Wednesday, August 24, 2005

This old chestnut of a state needs to change

Question: What do the following three news stories have in common?

(Editors note: we know, there are four news stories. It is -- and we are -- a work in progress.)

Up in Floyd County one farmer held up the development of a $100 million ethanol plant because, according to farmer and anti South Dakota ethanol plant activist, Bill Vorhes, the plant owners haven’t picked their butts in Floyd County all their lives. From the Mason City Globe Gazette...

... The request, by VeraSun Energy LLC, was defeated over concerns about potential liability if Marble Rock farmer Bill Vorhes, who leases the county-owned land, should sue the county. Vorhes has refused to sign an agreement with VeraSun, saying the county should hold out for a locally-owned ethanol company instead.

“It’s not about money,” Vorhes said later. “It’s about the community. VeraSun’s not letting the community have anything other than 50 jobs and tax money 20 years down the road (referring to a state tax exemption for which the company is eligible). I just don’t feel for this time that it’s the right plant for the right place.” ...

In Waterloo yesterday, G.W. Jim Nussle, blah, blahed his way through the usual political lunch and missed an opportunity to throw down on the education funding debate. From the WCF Courier

With several educators and former educators in the crowd, it was no surprise that schooling was a major topic Monday.

Nussle said only 48 percent of government money spent on education makes it into classrooms.

"One thing that all of us know is that we have been throwing money at education for quite some time without much success because in part the money is not getting where it needs to go," Nussle said. ...

Just say it: WE SHOULD BE SPENDING AT LEAST 50% OF OUR K-12 APPROPRIATIONS ON CLASSROOM INSTRUCTION, NO EXCUSES. What is so hard about that statement? But, well, politics….

… "We have about the same population of school children in Iowa as the city of Philadelphia, and they have one superintendent. I'm not suggesting that we should go to one superintendent, but I am suggesting there are other models, other situations out there that we can learn from," Nussle said. …

Back in Des Moines, all sorts of nerves are fraying with a couple of potential issues tossed around for the upcoming Iowa legislative session.

People are still talking about National Vilsack's comments on increasing the number of days in an Iowa school year. We’ve said it before, on its face, it’s a good idea – it’s just the politics. From the QC Times

… The governor said earlier this month that he wants to lengthen the school year beyond the current requirement of 180 days, though he didn’t say how much.

Some young people made their views known a few days later, booing Vilsack during the Iowa State Fair parade. The idea is also unpopular with businesses that depend on tourism.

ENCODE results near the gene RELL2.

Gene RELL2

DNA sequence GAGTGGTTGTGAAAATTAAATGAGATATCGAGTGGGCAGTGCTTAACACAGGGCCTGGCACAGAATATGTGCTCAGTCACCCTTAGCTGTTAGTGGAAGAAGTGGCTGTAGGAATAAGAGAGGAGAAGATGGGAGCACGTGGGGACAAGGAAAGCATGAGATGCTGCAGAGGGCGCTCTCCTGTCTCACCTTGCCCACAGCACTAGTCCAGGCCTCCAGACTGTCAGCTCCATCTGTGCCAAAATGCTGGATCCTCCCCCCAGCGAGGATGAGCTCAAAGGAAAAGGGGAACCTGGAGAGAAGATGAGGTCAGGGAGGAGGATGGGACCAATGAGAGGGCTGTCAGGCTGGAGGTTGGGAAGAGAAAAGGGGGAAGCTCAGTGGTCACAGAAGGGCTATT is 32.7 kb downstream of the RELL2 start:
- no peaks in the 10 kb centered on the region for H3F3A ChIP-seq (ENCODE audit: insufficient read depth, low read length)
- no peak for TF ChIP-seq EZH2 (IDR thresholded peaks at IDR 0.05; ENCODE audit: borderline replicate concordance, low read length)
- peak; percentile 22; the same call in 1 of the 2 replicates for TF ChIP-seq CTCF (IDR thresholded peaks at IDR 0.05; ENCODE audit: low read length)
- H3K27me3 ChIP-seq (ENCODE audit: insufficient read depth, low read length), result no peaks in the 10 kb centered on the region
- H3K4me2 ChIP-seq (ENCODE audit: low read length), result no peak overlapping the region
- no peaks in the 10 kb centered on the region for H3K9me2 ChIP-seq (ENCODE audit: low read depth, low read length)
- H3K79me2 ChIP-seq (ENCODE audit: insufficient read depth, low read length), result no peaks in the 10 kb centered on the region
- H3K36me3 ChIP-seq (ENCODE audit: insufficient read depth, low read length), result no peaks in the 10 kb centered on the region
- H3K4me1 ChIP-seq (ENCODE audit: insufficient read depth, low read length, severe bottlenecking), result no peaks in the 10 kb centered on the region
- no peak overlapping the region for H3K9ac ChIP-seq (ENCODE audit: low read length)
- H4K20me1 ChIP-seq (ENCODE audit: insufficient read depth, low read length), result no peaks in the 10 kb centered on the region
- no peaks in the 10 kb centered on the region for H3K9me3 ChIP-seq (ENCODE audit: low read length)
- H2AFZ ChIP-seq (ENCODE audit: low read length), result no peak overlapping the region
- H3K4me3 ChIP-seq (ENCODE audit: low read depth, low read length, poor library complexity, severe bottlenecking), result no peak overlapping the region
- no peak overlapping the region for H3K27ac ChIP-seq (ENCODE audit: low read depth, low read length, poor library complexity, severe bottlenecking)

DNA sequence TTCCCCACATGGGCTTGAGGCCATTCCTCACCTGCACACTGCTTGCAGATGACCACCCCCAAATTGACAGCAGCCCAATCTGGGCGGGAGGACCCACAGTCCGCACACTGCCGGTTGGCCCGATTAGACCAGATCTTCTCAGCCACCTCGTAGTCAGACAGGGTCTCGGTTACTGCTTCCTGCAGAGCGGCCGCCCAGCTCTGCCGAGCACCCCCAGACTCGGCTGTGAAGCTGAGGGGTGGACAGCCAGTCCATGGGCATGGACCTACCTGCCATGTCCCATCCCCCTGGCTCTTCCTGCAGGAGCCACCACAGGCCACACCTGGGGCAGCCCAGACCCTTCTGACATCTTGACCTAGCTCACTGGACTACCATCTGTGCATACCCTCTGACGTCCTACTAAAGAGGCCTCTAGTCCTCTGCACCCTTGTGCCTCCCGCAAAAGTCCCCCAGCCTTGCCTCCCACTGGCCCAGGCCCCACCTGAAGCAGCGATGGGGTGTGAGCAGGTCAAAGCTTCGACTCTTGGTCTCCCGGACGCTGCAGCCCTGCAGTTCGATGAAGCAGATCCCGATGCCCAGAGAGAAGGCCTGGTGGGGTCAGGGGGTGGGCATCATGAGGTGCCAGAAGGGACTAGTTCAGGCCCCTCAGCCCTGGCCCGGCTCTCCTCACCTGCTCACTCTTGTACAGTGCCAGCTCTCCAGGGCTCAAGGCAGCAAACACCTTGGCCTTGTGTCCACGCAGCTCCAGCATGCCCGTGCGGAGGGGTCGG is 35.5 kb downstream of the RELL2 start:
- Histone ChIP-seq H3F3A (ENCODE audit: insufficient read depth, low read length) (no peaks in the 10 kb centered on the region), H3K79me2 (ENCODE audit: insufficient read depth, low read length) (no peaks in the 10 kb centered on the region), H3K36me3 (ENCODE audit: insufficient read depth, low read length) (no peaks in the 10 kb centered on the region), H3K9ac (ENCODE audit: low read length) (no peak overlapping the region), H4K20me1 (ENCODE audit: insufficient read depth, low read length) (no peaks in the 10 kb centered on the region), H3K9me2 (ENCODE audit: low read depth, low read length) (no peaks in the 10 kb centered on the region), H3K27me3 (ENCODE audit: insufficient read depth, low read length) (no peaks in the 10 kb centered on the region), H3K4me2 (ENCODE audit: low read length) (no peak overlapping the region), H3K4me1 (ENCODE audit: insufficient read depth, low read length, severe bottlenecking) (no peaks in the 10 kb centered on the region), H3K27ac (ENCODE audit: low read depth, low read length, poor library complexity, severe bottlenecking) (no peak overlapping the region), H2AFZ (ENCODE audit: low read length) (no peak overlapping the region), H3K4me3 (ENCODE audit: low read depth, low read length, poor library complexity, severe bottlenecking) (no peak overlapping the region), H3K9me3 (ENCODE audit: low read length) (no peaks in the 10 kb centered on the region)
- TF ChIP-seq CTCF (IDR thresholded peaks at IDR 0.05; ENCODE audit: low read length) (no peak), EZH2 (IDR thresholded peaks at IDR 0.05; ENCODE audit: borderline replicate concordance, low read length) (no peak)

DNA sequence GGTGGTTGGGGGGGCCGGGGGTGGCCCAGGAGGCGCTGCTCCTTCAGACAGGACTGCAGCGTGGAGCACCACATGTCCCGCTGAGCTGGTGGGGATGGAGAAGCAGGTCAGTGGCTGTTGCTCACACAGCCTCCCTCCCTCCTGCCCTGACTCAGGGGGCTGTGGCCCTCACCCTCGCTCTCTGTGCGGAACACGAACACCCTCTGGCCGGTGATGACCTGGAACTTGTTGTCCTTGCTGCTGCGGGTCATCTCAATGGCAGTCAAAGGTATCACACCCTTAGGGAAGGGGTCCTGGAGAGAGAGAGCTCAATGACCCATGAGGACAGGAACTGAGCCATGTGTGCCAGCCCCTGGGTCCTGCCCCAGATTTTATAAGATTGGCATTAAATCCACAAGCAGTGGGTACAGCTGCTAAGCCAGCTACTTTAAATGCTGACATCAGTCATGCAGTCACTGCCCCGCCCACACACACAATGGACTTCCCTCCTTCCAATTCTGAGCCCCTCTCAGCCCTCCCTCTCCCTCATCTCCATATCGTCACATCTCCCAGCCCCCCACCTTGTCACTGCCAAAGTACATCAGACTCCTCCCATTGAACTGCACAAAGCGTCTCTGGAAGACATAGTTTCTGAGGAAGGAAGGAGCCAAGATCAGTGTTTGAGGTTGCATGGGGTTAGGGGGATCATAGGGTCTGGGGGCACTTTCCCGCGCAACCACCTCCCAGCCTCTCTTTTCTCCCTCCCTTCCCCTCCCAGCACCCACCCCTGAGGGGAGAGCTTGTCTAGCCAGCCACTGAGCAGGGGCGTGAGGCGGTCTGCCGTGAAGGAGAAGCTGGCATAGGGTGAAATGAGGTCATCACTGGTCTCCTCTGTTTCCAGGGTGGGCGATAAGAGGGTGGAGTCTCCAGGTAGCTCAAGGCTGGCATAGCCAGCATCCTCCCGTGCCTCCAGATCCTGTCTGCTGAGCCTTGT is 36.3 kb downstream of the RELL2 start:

But the opposition hasn’t stopped lawmakers from taking a close look.

“Is it a concept that at least warrants exploration? Yes,” said Senate Republican Leader Stewart Iverson of Clarion, a former member of the Dows School Board. …


… there are more than just educational considerations, which is why Sen. John Putney, R-Gladbrook, vows to fight any proposal that would diminish summer vacation. He’s executive director of the Blue Ribbon Foundation, a non-profit group that supports the Iowa State Fair.

He unsuccessfully pushed for a bill this year that would have required schools to start after Aug. 22, which he argued would help the economy by extending summer jobs and encouraging tourism.

“I think it’s a shame when we’re trying to promote tourism and economic development in Iowa, then we turn around and take away the month of August,” Putney said. ...

And you have Rants practicing politics. From the AP via Gazetteonline

Key lawmakers are crafting legislation that would make the state Agriculture Secretary an appointed position, ending its status as an independent elected official, House Speaker Chris Rants said Tuesday.

Rants said the timing is right because the office is coming open next year as Agriculture Secretary Patty Judge runs for the Democratic nomination for governor. The Ag secretary has been elected position in Iowa since 1923.

"There's no incumbent, you're not taking it away from somebody," Rants told The Associated Press. "There are no current officeholders of other positions who are talking about running for it, so you're not jabbing anybody in that way."

The idea drew immediate opposition from Judge, and more importantly from Gov. Tom Vilsack. …
It’s smart strategy, you have current Ag Secretary Patty Judge running in the Democratic primary for Governor, so think up a cheap (meaning inexpensive) way to focus attention on her record prior to the primary. If the Iowa House pushes this idea, they’ll tie Judge up in Des Moines making her hang around the Statehouse to fend off a presumed attack on her office. And really, the boyz don’t want to let Patty get out of June alive – they know that’s trouble.

Nevertheless, the best part is the Vilsack speak.

… "I think there is and has been coordination," Vilsack said. "I'm kind of surprised the speaker has resurrected this old chestnut."…

“this old chestnut”. What? How old are you?

Answer: We live in Iowa, change is evil.

Nice post. I'm in total agreement, I'll take change in a direction that I don't agree with over no change at all.
Will we ever get there? ... I don't think it's our leaders that hold up change as much as it is the lower level 'crats & quasi'crats that have a VERY vested interest in the status quo. And we don't have a rate of growth or decline that forces change on these guys.
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